Midway through Holy Week my thoughts have turned to Jesus in a surprising way: in the symbol of the Sacred Heart. As a child I marked the First Friday of each month by accompanying my enthusiastically pious father to the Mass and Novena of the Sacred Heart of Jesus. My own fervor was sparked by a painting of a blonde-haired, blue-eyed Jesus with an extended heart encircled by a crown and with rays of light streaming from it. It hung above our living room couch where at age fifteen I received what I thought was a vocation to join a Trappistine monastery. Right.
Imagine my surprise, then, when ten years ago, after all the liberated theology- from Berkeley no less- this symbol made a stunning re-entrance into my life. I was meditating when a vision manifested before my inner eye. Jesus stood before me with hands outstretched, holding his bloody, and beating heart out to me:
Jesus: Take my heart.
Rita: (in breathless horror) I couldn’t do that!
Jesus: (Lets go of his heart with one hand and opens my hands) Do you love me?
Rita: Yes. I do.
Jesus: Take my heart. (Puts his heart into my hands)
Take my heart. The heart of Jesus, or Aung San Suu Kyi, or Nelson Mandela, does not belong on a wall, safely enshrined to soothe our communal conscience. Rather, we must embrace it, bloody mess and all. May this Good Friday remembrance teach us compassion. Beat on mighty heart!
“….I came into the world to bear witness to the truth. Everyone who is of the truth hears my voice.” John 18: 37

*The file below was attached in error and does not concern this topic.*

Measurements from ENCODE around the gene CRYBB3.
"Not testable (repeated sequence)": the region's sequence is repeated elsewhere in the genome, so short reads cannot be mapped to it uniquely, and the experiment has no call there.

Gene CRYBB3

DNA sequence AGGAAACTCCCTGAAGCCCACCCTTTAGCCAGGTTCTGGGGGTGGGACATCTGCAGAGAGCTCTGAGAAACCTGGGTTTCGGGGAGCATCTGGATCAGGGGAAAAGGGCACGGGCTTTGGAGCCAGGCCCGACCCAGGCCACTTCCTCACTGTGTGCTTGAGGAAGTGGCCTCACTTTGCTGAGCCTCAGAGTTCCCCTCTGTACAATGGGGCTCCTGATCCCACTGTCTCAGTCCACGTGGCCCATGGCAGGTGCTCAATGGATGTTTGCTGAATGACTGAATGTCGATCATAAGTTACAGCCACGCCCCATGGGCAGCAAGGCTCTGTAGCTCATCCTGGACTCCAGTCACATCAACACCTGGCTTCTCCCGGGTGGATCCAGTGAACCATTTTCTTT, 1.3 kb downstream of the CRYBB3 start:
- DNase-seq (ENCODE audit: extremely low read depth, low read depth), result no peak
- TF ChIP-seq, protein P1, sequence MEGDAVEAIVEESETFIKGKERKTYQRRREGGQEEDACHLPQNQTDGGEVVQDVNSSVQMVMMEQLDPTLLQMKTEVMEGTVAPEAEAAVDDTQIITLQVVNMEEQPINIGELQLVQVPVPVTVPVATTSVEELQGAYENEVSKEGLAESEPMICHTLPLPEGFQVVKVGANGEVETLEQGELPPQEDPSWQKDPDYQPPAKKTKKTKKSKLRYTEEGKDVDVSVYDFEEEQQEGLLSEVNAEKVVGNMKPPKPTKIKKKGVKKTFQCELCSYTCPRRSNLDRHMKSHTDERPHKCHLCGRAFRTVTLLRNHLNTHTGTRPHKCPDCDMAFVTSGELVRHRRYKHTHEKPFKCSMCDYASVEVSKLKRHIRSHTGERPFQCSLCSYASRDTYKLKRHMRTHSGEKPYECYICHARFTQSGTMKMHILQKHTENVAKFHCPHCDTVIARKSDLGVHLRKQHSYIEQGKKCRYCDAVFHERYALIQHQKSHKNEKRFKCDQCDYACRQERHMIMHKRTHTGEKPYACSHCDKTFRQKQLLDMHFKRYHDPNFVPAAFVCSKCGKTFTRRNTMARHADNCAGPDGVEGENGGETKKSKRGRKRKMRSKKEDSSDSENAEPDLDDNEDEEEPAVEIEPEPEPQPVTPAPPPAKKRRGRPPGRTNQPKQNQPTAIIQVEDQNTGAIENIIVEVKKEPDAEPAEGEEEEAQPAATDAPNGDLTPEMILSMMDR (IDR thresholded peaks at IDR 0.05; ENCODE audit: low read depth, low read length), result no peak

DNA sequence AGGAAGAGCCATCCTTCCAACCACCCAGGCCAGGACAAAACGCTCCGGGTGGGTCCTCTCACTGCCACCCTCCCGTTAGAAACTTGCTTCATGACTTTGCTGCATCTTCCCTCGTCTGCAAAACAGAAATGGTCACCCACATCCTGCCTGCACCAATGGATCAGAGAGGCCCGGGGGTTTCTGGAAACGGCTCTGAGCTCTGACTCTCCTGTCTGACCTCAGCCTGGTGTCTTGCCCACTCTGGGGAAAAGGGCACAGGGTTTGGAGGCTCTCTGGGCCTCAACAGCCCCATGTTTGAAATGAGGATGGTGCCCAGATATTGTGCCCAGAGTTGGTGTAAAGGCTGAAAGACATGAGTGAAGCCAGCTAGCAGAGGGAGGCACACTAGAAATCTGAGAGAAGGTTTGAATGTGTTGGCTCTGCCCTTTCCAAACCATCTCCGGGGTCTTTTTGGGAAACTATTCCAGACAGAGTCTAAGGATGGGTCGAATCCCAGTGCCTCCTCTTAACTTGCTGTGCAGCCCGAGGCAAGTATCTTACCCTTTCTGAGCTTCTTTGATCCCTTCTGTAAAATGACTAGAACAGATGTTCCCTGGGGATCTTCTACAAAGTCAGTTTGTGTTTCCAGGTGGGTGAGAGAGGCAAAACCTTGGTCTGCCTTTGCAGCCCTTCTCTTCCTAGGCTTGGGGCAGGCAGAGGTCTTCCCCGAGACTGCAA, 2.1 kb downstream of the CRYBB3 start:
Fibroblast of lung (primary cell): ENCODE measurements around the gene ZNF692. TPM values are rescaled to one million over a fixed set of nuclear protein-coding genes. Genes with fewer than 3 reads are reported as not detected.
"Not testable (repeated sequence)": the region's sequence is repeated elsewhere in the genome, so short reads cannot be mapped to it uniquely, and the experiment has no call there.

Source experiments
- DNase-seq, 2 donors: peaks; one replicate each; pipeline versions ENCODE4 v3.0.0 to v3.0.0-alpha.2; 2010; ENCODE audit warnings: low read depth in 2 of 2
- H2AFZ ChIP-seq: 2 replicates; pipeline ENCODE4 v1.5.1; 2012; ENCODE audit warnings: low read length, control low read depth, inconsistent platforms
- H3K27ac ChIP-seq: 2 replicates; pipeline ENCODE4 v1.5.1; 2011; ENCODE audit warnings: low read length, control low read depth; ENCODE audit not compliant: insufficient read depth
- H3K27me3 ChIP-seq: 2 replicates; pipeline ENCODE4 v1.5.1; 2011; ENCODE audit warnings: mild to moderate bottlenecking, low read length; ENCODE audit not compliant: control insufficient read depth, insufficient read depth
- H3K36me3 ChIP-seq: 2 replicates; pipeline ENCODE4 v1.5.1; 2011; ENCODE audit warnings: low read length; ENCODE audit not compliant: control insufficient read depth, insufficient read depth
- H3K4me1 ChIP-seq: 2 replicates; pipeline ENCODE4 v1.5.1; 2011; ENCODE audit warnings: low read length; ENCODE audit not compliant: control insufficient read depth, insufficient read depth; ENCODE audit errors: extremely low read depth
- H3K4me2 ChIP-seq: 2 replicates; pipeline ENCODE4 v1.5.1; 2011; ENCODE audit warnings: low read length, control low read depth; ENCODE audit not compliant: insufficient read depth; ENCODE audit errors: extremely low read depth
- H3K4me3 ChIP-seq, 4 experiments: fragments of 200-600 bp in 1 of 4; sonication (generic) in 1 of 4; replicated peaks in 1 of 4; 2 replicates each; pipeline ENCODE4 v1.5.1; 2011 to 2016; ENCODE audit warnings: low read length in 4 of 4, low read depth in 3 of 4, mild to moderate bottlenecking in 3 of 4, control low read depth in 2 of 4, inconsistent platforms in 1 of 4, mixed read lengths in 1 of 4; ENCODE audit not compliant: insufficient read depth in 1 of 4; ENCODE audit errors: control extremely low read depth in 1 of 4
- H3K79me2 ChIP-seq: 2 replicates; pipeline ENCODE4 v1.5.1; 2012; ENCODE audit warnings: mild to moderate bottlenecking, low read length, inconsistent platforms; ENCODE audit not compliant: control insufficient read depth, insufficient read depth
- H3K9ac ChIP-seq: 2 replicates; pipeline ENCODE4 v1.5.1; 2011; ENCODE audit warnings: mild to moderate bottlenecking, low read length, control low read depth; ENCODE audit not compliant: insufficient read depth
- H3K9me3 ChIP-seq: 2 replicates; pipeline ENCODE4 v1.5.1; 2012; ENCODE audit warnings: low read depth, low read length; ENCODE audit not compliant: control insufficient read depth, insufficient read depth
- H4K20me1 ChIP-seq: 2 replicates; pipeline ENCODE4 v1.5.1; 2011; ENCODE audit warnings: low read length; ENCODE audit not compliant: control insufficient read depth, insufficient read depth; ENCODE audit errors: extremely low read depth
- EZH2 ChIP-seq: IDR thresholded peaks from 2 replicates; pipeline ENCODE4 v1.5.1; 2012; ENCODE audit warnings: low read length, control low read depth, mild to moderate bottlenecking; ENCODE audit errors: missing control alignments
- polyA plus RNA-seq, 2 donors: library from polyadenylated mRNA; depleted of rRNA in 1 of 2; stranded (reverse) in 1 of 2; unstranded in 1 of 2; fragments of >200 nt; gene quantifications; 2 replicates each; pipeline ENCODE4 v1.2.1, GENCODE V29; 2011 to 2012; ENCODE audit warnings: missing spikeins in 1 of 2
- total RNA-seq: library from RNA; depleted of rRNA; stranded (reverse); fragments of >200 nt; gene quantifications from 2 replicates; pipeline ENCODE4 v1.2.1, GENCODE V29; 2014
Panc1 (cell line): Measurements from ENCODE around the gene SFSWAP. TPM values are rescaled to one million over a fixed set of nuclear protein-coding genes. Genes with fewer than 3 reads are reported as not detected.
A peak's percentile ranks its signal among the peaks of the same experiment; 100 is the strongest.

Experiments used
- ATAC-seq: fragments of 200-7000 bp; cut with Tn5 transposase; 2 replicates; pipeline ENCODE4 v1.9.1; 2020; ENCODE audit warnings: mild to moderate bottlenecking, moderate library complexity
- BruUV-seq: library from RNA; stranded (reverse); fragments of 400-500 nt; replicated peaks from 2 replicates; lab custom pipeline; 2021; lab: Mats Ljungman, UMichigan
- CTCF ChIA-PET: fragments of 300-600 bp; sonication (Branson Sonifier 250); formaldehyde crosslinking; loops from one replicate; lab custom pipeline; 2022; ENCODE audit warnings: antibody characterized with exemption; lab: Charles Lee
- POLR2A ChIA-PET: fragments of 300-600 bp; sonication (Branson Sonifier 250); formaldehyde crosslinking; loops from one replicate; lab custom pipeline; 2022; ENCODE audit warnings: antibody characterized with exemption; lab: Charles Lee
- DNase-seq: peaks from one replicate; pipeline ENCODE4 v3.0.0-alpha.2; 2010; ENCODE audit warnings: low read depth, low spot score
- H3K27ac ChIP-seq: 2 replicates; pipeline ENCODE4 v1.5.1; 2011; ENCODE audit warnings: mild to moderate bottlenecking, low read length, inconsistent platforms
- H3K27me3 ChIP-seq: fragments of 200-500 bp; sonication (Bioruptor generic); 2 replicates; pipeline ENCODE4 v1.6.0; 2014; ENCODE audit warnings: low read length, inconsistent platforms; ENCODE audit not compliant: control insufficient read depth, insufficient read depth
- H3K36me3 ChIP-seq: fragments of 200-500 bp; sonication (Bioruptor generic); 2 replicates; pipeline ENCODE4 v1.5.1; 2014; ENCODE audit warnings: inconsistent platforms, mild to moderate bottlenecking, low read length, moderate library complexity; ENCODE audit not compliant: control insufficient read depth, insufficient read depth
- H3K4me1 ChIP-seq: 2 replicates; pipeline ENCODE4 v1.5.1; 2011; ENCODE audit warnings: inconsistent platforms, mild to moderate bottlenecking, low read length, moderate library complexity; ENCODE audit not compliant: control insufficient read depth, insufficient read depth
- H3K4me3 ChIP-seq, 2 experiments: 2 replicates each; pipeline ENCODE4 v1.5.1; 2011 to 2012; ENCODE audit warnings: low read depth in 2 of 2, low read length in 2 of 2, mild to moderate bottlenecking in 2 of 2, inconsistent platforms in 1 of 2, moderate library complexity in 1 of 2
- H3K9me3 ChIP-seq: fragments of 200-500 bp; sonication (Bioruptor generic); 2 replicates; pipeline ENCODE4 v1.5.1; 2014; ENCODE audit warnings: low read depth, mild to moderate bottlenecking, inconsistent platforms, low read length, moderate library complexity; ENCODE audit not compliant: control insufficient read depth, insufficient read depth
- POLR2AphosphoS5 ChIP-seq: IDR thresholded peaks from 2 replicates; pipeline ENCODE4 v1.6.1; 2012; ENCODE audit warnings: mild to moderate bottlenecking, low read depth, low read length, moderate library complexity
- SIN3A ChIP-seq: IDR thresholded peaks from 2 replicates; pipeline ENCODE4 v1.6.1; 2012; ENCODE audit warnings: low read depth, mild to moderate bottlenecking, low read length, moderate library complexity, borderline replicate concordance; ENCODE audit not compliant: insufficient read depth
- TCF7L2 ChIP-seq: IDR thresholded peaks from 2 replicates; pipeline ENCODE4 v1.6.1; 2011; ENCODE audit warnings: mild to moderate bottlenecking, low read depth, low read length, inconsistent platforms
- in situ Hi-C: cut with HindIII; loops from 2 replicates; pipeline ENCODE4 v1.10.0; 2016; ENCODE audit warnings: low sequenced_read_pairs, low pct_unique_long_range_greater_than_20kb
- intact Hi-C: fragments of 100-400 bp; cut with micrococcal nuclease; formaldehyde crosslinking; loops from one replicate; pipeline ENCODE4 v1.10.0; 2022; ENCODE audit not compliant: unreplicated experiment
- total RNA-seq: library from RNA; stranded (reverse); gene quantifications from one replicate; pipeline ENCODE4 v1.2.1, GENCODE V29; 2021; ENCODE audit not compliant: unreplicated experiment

(Note: I have faith in Jesus as a great prophet who loved his religious tradition. At the same time, I abhor acts of violence against Jews perpetrated by hateful and ignorant Christians who label all Jewish people as “Christ-Killers.” This Good Friday I will be repenting the recent killing of three people at two Jewish community centers near Kansas City, Kansas USA, and I will ask for conversion of heart for all of God’s people.)
Michelangelo’s resurrected Jesus leaps out of the tomb just as he tumbled out of Mary’s womb: a clean and unhindered human. This Friday many will hear the evangelist John tell the story of his passion once again. Jesus stands before Pilate and Caiaphas in the eye of a storm powered by fear. The power of truth lives in the spaces between his scant words: “I am.” “YOU say that I am a king.” “Why ask?” “I testify to the truth.” “I thirst.” “It is finished.”
At the end he substitutes the vulnerable silence of the manger for the strength in his few words truth. As we read Jesus’ responses, we can feel power emanate from his truth that is contemplated and lived. His experience is not unlike Martin Luther’s, “Here I stand, for I cannot do otherwise,” or Thomas a Becket’s “It is not given me to win you over, Henry; it is simply given me to say no.” Jesus is the unmoved mover, speaking sparingly but powerfully from the eye of the storm: “Here is the truth. I know it because I live it.” It proves to be too much for the power mongers.
And what of us? How does the witness of Jesus speak to us from John’s gospel on this Good Friday? Love truth. Seek it. Preach it. Preach it from the spaces between our eloquent words, where human traffickers and immigration officials, and yes, even legislators, will be confounded by its power. Only when we recognize truth, live it and preach it, does it belong to us and we to it.
John 19-19:42 New Revised Standard Version: http://www.biblegateway.com/passage/?search=john+18%3A1-19%3A42&version=NRSV
Photo Credit: “The Risen Christ” Michelangelo ca. 1513 black chalk drawing Collection The British Musiem, London, England